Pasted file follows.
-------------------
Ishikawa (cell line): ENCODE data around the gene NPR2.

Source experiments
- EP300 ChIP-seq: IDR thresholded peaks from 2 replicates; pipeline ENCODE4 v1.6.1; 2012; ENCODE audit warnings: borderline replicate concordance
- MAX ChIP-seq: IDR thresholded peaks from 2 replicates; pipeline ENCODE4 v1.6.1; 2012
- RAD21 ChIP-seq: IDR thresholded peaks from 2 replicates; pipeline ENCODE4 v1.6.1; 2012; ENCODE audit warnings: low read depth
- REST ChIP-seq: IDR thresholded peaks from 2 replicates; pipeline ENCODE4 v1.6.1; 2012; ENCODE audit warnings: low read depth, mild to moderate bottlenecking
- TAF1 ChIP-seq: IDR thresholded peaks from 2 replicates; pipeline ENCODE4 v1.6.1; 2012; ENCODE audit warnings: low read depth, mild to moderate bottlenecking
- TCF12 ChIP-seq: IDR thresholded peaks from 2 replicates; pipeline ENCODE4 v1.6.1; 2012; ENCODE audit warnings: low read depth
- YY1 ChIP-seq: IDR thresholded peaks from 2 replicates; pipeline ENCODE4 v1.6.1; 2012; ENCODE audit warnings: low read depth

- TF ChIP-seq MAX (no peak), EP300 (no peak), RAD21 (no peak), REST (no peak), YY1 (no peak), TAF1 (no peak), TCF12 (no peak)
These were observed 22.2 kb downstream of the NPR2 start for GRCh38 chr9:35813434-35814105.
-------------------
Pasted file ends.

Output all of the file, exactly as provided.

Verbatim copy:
Ishikawa (cell line): ENCODE data around the gene NPR2.

Source experiments
- EP300 ChIP-seq: IDR thresholded peaks from 2 replicates; pipeline ENCODE4 v1.6.1; 2012; ENCODE audit warnings: borderline replicate concordance
- MAX ChIP-seq: IDR thresholded peaks from 2 replicates; pipeline ENCODE4 v1.6.1; 2012
- RAD21 ChIP-seq: IDR thresholded peaks from 2 replicates; pipeline ENCODE4 v1.6.1; 2012; ENCODE audit warnings: low read depth
- REST ChIP-seq: IDR thresholded peaks from 2 replicates; pipeline ENCODE4 v1.6.1; 2012; ENCODE audit warnings: low read depth, mild to moderate bottlenecking
- TAF1 ChIP-seq: IDR thresholded peaks from 2 replicates; pipeline ENCODE4 v1.6.1; 2012; ENCODE audit warnings: low read depth, mild to moderate bottlenecking
- TCF12 ChIP-seq: IDR thresholded peaks from 2 replicates; pipeline ENCODE4 v1.6.1; 2012; ENCODE audit warnings: low read depth
- YY1 ChIP-seq: IDR thresholded peaks from 2 replicates; pipeline ENCODE4 v1.6.1; 2012; ENCODE audit warnings: low read depth

- TF ChIP-seq MAX (no peak), EP300 (no peak), RAD21 (no peak), REST (no peak), YY1 (no peak), TAF1 (no peak), TCF12 (no peak)
These were observed 22.2 kb downstream of the NPR2 start for GRCh38 chr9:35813434-35814105.